Who’s it for? The standard MacBook Pro is for the user who wants a portable computer that doesn’t sacrifice a lot. The MacBook Pro isn’t as fast as an iMac desktop system, but it can be faster than the MacBook Air at certain tasks.
What are the specifications? The current models feature Core i5 and Core i7 processors. Two 13-inch standard MacBook Pro models are available. The £999 model has a 2.5GHz dual-core Core i5 processor, 4GB of memory, and a 500GB 5400-rpm hard drive. The £1,159 model includes a 2.9GHz dual-core Core i7 processor, 8GB of memory, and a 750GB 5400-rpm hard drive. Both 13-inch models use the integrated Intel HD Graphics 4000 graphics subsystem.
Apple also sells two 15-inch standard MacBook Pro models. The £1,499 model has a 2.3GHz quad-core Core i7 processor, 4GB of memory, and a 500GB 5400-rpm hard drive. The £1,799 model offers a 2.6GHz quad-core Core i7 processor, 8GB of memory, and a 750GB 5400-rpm hard drive. Both 15-inch models have two graphics processors, the integrated Intel HD Graphics 4000 (used to help preserve power), and the Nvidia GeForce GT 650M (used when faster graphics performance is necessary). The £1,499 model’s GeForce chip comes with 512MB of video memory, while the £1,799 model’s GeForce chip has 1GB.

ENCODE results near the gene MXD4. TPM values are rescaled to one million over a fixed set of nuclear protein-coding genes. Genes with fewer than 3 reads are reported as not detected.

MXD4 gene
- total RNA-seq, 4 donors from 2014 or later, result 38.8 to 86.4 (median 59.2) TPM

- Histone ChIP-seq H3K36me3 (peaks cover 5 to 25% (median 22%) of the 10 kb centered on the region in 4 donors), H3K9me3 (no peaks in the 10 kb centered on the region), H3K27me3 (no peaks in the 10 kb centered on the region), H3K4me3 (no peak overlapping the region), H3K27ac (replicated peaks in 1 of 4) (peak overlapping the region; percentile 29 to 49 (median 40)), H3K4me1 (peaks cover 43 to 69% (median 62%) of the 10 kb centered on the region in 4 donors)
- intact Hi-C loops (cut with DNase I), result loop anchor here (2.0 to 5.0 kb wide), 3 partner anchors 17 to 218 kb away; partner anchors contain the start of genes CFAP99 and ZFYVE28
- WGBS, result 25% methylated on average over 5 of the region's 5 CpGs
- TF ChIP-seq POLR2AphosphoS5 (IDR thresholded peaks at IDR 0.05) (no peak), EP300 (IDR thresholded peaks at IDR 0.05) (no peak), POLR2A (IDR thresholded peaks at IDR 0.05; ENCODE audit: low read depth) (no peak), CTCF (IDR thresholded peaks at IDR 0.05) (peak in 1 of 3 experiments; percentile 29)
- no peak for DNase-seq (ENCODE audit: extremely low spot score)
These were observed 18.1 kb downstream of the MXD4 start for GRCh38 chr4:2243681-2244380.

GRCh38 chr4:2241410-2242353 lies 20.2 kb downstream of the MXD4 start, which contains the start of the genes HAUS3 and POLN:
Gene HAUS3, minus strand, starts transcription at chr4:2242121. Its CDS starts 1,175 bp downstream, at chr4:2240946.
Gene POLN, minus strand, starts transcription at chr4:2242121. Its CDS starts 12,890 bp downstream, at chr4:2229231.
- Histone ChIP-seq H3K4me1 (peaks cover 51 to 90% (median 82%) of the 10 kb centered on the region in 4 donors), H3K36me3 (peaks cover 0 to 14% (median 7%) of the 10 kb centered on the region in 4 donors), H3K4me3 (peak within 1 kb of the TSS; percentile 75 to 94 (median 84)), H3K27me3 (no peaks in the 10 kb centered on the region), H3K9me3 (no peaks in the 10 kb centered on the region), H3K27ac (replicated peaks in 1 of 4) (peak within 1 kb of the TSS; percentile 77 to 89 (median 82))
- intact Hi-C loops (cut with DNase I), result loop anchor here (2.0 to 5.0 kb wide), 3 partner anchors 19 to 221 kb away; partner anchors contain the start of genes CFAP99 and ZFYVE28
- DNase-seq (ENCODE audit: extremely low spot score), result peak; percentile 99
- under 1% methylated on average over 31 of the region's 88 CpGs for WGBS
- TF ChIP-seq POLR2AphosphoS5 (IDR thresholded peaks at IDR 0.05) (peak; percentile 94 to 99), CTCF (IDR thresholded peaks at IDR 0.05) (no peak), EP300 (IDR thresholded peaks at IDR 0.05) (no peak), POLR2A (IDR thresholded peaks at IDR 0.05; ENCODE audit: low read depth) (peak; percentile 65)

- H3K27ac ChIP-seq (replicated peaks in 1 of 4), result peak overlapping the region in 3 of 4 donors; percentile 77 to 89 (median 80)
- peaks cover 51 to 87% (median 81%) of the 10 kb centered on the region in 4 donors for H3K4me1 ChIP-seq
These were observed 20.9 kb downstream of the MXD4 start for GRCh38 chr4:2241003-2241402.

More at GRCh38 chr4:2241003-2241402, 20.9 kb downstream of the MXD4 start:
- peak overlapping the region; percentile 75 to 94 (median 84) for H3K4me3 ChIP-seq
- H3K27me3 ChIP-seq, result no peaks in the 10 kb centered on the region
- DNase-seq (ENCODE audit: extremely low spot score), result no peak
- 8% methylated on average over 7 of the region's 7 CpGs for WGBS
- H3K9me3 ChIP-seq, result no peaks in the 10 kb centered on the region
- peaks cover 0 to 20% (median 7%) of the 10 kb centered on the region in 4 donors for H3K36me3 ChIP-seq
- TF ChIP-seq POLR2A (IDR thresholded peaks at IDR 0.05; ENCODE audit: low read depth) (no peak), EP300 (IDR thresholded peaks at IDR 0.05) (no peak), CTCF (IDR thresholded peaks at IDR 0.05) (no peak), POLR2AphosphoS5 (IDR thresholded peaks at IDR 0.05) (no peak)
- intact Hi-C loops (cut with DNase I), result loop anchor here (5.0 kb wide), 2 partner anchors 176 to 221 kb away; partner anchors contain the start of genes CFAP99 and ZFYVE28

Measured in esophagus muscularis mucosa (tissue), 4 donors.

The standard MacBook Pro is also the only Mac laptop with a built-in SuperDrive. If you need to burn or read optical discs and you’d rather not use an external drive, the standard MacBook Pro is the laptop for you.
Apple used to offer a 17-inch standard MacBook Pro, but phased it out in favor of the 15-inch Retina MacBook Pro.